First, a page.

FIG. 3 is a flowchart of a software subroutine for selecting and activating an information database according to the present invention;
FIG. 4 is a flowchart of a software subroutine for designing an interactive session and for filtering and tagging units according to the present invention;
FIG. 5 is a flowchart of a software subroutine for carrying out an interactive session according to the present invention;
FIG. 6 is a flowchart of a software subroutine for filtering and tagging the units of, and for browsing, and information database in a non-interactive mode according to the present invention;
FIG. 7 is a flowchart of a software subroutine for designing and implementing a printed self-evaluation test according to the present invention;
FIG. 8 is a flowchart of a software subroutine for carrying out various utility functions according to the present invention;
FIG. 9 is a tabular presentation showing the names and interrelationships of the tiers for IDR/PDR, IUR/PUR and Importance ranking. Also shown in the 3-character strings that encode the difficulty, importance and urgency tiers.
The present invention is directed to a method for facilitating learning/memorization tasks, particularly including, but without limitation, the learning and memorization of large amounts of information that must be mastered in order to pass large, professional-type examinations.
Overview of the Preferred Embodiments of the Invention
The embodiment described herein is a stand-alone system i.e., Configuration (a), in which the operating instructions (“core program”) and the databases accessed by the core program are contained within a single computer that is not connected to a network or central computer. Embodiments embracing Configurations (b) and (c) are discussed later. These embodiments all rely on units of information in the form of items; however, it is anticipated that the invention is applicable to other formats in which the information to be learned may exist.
The embodiment described herein has been implemented with a Visual C++® (version 5) compiler, produced by Microsoft® Corporation. However, from the description and figures provided herein, a person skilled in the art can implement the invention in any appropriate programming language.
In the present embodiment, said data processing system comprises a computer system modified or programmed in such a way as to carry out the objects of the invention. The relationship between the various components of the stand alone system is diagramed in FIG. 1.
An information database, referred to herein as a “.QA file,” is produced by an originator 102 using one or more sources 104 and a computer terminal 106, the computer terminal having standard input means such as a keyboard and pointing device and standard output means such as a display and printer.
The originator converts information from the source to an item format and inputs the items via the computer terminal to the central processing unit (CPU) 100. The CPU encodes the information as items and stores them by means of a storage device 112, which comprises storage media, a means for creating locations on the storage media, a means for writing data to the locations on the storage media, and a means for reading data from the locations on the storage media. For each item, the originator also inputs a reference number such as the page number and/or chapter number identifying the specific site in the source where the information used to produce the item can be found. This information is written to the storage media of the storage device. Finally, the originator assigns an Importance Rank to each item, which is also written to the storage media of the storage device. The originator repeats this process until all of the items have been input and the item database is complete. (Details of the structure of this database are described below.)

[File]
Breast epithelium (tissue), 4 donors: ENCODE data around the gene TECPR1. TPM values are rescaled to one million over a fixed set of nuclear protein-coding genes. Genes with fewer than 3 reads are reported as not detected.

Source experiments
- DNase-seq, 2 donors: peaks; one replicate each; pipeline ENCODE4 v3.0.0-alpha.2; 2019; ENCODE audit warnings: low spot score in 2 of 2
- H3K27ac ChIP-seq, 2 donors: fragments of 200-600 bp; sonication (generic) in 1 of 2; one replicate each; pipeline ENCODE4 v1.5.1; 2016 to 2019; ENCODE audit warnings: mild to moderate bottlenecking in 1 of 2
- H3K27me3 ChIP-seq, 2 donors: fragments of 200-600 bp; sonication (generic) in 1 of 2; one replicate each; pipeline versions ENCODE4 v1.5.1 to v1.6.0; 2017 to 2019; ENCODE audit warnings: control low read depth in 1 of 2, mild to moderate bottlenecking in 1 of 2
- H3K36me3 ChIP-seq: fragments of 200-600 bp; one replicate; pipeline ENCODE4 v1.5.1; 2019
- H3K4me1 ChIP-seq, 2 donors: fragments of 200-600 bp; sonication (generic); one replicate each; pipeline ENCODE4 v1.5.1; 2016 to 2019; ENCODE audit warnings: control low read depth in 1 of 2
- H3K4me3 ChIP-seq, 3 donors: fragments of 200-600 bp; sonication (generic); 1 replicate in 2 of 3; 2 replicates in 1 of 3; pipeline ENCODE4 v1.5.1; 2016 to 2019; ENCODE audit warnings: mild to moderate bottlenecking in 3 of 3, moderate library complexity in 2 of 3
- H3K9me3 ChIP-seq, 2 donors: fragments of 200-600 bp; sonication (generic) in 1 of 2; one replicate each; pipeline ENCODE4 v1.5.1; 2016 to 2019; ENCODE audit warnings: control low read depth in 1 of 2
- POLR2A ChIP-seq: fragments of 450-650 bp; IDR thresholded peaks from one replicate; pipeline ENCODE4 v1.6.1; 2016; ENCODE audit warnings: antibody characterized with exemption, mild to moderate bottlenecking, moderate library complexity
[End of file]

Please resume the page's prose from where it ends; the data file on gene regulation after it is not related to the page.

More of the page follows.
The CPU 100 initializes two additional files referred to herein as a “.SI file.” and a “.CNT” file. When there are a plurality of users, a .CNT file is placed in separate directories prepared by the CPU on the storage media with one such directory being produced and initialized for each user. The structure of the SI and CNT files are described in detail below.
Once a database and its related files have been completed and initialized, the student 110 may gain access to them through the computer terminal 106, which opens the files by means of the CPU 100. The student may enter various criteria for filtering the items on the basis of subject matter (i.e. page and/or chapter), IDR, Importance or IUR. The CPU then filters the database and tags just those items that meet the student's criteria. These tagged items are presented to the student in random order.
For each item in turn, the computer presents the stimulus and the student inputs his response. Upon demand, the correct answer is displayed and the student is asked to indicate whether his response was correct.
Embodiments are anticipated in which the CPU 100 is able to evaluate the student's answer, particularly if objective-type items are used. This obviates the need for the student to assess his own answer. However, this self-grading feature is not used in the present embodiment for two reasons. First, at present computers cannot grade short-answer and essay type responses reliably; therefore, in order that short-answer and essay type items may be easily accommodated, the preferred embodiment relies on the student's own judgment of whether his response was correct. Second, by forcing the student to determine whether his answer was correct, the student must compare his response with the correct response. This process of comparing the two responses has great value in reinforcing the information.